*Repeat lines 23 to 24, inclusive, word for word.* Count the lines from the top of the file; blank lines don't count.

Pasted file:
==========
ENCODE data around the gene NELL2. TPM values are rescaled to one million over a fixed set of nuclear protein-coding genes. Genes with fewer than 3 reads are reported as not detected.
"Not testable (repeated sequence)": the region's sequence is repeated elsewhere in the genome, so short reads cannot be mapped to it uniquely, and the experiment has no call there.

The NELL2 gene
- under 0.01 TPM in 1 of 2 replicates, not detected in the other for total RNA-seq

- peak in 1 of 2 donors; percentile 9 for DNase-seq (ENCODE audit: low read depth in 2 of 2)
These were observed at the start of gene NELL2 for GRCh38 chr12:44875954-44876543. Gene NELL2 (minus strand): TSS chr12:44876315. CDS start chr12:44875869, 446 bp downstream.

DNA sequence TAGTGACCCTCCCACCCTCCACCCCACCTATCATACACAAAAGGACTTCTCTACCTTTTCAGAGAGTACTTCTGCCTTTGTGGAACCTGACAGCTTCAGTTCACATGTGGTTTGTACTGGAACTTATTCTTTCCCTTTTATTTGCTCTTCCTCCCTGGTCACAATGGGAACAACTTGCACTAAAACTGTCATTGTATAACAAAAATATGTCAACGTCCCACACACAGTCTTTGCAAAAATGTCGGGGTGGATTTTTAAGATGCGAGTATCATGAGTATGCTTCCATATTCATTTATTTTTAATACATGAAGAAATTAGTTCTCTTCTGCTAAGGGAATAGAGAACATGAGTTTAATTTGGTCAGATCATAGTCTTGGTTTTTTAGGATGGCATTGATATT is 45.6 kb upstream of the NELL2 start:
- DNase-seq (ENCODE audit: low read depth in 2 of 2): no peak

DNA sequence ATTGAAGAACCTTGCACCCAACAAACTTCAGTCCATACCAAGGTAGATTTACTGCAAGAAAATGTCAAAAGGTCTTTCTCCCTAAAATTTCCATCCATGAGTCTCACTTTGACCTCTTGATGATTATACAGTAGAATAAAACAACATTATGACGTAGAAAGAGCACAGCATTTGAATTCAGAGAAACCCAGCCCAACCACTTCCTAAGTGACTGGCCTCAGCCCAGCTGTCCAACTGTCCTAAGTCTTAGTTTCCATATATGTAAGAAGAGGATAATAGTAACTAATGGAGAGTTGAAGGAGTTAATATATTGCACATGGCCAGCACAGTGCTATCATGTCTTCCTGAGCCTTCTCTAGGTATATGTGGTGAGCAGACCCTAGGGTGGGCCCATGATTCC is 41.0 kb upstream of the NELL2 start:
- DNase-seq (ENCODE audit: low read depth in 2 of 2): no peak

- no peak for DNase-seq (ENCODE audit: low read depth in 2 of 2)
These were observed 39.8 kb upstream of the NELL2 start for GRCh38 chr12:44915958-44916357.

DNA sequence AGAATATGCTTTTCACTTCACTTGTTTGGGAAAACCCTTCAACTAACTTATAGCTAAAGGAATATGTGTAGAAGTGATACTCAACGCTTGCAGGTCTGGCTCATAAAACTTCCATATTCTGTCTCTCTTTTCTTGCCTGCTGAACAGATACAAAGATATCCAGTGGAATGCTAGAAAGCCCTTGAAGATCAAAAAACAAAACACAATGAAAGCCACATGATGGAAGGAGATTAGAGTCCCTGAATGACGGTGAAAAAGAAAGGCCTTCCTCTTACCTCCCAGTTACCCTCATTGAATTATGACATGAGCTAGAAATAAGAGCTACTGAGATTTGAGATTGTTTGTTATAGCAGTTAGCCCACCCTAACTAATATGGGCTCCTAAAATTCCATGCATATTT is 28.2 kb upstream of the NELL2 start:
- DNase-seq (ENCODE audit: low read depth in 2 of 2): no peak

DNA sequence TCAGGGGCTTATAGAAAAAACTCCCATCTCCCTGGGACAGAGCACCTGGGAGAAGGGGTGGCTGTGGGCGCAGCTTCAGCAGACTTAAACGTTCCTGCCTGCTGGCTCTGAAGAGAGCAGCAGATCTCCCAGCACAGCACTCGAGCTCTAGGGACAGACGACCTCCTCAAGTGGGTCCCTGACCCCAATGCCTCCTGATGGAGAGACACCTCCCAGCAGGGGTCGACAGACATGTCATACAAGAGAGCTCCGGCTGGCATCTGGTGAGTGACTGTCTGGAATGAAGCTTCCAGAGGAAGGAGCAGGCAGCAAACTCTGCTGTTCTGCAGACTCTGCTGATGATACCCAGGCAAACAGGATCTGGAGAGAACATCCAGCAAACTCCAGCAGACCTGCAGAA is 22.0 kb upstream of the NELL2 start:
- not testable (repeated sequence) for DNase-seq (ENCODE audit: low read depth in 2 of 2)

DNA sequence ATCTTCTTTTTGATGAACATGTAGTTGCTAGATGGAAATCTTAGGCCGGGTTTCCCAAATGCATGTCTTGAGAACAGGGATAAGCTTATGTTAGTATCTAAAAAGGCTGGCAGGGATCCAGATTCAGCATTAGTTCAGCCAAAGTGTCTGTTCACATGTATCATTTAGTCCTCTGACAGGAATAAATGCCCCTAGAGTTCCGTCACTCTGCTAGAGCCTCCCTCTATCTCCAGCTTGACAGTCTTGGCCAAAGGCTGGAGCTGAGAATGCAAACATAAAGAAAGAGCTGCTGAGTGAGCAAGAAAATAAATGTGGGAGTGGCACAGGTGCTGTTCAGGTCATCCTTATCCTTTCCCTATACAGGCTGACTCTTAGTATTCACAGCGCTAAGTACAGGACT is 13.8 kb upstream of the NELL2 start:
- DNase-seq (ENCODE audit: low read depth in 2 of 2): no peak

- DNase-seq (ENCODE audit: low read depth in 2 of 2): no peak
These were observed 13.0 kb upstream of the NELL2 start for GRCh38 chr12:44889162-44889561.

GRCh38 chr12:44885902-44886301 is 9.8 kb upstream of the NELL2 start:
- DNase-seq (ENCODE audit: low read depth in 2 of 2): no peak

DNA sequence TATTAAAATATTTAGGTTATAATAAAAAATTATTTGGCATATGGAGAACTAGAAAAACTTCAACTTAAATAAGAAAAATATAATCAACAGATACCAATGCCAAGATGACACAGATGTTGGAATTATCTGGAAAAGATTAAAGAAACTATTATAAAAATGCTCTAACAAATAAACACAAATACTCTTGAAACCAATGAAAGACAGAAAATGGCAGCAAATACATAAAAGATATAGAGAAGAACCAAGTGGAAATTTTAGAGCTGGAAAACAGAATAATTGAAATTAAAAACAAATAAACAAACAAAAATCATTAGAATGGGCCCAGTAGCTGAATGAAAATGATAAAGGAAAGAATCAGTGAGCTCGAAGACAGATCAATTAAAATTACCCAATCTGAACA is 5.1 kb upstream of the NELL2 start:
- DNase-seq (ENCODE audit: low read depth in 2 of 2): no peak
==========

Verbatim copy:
DNA sequence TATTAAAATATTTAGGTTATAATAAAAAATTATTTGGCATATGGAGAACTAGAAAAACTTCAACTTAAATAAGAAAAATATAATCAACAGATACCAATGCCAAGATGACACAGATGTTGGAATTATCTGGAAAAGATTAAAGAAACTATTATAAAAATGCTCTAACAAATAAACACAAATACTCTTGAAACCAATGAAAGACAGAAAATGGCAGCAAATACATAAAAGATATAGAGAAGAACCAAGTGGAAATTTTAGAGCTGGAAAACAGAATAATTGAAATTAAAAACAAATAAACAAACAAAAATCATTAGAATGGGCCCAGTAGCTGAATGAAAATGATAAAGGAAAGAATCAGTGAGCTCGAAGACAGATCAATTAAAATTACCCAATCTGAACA is 5.1 kb upstream of the NELL2 start:
- DNase-seq (ENCODE audit: low read depth in 2 of 2): no peak